Magazine article Online

Delivering the Goods: Intranet Databases for Small and Large Projects

Magazine article Online

Delivering the Goods: Intranet Databases for Small and Large Projects

Article excerpt

Some of the most beautiful, flexible, and exciting intranets have databases hidden behind them.

To some people, databases and the Web are about as far apart as can be. Web pages are just simple documents formatted for display on a computer screen. You can put anything you like on a Web page, make it pretty, and publish it on your intranet. In contrast, a database is a place to store structured tabular data such as citations, contact lists, inventory lists, indexes of Internet resources, company telephone directories, and so on. You might say that the Web is beautiful, flexible, and exciting, while databases are ugly, rigid, and boring.

In reality, some of the most beautiful, flexible, and exciting intranets have databases hidden behind them. Many librarians have discovered the advantages of using databases to deliver Web-site content. Rather than relying on hand-coded, static pages that are created once and stored on the server, librarians are creating dynamically generated content by using databases. Small and large databases can help simplify your life as an intranet Webmaster, and help you to deliver useful and up-to-date content to users.


Unlike a static Web page that was created by hand and stored on the Web server, a dynamic Web page is created on-the-fly. An example of this is a page showing search results. Some parts of the page--the header and the footer--may always be the same, but the main body of the page changes for each new query.

Whether it is a static or dynamic Web page, the first step is the same--the Web browser sends a request to the Web server. For a static page, the Web server finds the page and sends it back to the browser. Things are a bit more complicated with databases. First, the Web server passes the request on to a program (middleware), which converts it into a database query. The results of the query are converted to HTML and sent back to the browser. The database may be Microsoft Access, SQL Server, MySQL, Oracle, a flat-file Perl database, Filemaker, Inmagic DB/TextWorks, or a whole host of other database programs.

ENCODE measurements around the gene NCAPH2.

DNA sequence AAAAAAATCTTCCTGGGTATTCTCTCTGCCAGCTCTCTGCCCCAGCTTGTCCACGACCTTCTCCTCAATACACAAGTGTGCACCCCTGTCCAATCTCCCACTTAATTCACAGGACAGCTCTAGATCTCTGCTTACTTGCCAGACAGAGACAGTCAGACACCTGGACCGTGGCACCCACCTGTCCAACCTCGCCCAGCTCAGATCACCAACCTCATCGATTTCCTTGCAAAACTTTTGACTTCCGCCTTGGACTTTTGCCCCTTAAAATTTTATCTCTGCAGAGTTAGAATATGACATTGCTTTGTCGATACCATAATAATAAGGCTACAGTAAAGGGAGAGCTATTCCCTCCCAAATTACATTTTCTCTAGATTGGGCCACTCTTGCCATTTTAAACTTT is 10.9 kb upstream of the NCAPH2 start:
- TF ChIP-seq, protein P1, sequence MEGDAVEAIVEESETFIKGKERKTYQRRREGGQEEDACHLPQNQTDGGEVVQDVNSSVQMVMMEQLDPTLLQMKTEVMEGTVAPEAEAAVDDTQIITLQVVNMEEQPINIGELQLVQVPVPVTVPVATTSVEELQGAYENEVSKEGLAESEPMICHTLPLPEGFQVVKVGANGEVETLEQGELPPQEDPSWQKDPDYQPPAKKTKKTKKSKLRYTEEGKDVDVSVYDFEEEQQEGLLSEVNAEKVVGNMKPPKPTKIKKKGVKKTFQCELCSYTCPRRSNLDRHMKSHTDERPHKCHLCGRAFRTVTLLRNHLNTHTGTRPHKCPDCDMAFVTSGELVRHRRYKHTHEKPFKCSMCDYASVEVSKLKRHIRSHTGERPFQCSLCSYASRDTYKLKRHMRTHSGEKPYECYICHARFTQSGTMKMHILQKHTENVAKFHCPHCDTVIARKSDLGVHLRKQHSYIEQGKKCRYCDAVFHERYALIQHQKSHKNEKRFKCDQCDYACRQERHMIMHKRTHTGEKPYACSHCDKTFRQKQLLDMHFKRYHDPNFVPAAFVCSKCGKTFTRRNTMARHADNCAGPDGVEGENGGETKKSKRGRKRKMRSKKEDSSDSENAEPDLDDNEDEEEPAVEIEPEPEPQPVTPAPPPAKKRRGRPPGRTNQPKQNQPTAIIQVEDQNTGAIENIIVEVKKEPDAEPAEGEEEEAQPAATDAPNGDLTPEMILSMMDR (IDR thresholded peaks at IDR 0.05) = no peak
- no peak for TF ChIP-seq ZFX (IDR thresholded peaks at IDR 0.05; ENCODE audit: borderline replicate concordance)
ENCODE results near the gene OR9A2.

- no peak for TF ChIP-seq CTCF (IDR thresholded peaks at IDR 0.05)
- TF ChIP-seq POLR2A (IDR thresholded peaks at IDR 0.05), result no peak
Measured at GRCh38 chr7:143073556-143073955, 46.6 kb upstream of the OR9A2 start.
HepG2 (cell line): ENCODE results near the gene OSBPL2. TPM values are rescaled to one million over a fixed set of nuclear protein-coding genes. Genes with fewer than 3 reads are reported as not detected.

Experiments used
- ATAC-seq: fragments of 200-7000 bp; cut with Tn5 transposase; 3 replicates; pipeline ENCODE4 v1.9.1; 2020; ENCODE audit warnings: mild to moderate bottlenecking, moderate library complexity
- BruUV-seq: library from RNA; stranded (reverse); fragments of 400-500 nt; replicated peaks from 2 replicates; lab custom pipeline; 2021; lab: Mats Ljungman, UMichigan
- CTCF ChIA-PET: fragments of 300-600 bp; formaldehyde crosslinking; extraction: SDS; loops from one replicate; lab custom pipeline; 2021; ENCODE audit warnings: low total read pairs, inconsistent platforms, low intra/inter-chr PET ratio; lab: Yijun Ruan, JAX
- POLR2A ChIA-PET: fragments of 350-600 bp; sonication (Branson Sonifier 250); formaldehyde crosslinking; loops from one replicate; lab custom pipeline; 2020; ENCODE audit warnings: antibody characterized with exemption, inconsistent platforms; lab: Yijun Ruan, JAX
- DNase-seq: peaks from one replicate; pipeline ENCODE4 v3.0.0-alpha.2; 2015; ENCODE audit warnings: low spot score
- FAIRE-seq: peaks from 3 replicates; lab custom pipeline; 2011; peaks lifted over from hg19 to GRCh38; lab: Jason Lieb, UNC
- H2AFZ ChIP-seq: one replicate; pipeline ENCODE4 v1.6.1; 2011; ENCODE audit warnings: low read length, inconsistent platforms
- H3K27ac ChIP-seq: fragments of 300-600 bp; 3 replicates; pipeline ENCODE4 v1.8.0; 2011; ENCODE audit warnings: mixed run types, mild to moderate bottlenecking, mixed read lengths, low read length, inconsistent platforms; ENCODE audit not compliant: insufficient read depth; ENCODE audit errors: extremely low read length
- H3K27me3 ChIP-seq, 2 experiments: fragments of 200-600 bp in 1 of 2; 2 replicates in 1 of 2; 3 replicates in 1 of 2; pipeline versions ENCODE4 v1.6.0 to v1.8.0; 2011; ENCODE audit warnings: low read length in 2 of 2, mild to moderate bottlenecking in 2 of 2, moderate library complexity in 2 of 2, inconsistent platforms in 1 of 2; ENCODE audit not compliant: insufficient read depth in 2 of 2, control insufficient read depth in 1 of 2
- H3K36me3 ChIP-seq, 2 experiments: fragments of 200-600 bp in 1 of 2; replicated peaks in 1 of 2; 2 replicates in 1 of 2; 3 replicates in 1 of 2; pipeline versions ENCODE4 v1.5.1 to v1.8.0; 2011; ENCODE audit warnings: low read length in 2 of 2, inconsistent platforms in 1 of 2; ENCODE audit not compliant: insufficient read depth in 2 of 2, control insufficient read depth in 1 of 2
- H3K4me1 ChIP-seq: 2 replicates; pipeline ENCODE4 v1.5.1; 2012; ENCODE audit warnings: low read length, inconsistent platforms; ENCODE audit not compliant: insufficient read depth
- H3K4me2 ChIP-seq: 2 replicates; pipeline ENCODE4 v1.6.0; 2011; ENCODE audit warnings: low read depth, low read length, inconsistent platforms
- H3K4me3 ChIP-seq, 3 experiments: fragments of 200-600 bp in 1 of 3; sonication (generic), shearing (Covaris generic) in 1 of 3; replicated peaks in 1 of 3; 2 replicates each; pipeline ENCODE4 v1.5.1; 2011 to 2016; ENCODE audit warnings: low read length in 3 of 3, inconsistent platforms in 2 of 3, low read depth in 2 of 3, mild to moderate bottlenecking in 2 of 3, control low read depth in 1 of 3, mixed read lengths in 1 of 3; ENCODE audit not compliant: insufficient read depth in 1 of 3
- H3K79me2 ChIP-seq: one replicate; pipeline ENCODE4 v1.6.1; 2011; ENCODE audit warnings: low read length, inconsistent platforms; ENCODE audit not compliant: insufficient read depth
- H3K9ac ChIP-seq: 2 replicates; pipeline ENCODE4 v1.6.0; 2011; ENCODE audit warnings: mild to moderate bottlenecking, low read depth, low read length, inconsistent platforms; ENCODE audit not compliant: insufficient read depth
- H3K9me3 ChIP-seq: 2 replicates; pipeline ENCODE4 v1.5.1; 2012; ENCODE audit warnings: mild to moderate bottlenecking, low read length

Often, the first in-house database that librarians want to add to their intranet is a Web-accessible catalogue. Yet, databases can be used in a multitude of ways on library and main intranet sites. The following examples illustrate just a few of the possibilities.

Directory of Web Sites

A common starter database project for a library is a directory of Web sites. The information about sites is easy to break into fields. Typical fields are: the title of the Web site, its URL, description of the site, subjects, and a record-modification date. Anyone who has maintained a list of more than 200 links subdivided into multiple categories and subcategories will immediately find payoffs in time and functionality by moving their list into a database. You can use a general-purpose database like Microsoft Access or Filemaker Pro, or free and shareware tools such as:

* Gossamer Threads Links, ( free to non-profits, $150 otherwise

* PerlHoo, ( free

* Link Engine, ( free, hosted remotely and administered using Web forms

Once the links are in a database, a What's New page can be dynamically created based on the record-modification date. Some of the free and shareware tools for creating databases of links will automatically create a "yahoo-like" interface, provide daily reports of broken links, lists of the most popular sites, etc.

The Publishers' Catalogues Home Page ( started off as a series of static pages organized geographically. With over 3,000 sites in the directory, the daily maintenance workload was daunting. By converting the static site to a flat-file Perl database, not only was site maintenance brought under control, but new search capabilities were added. …

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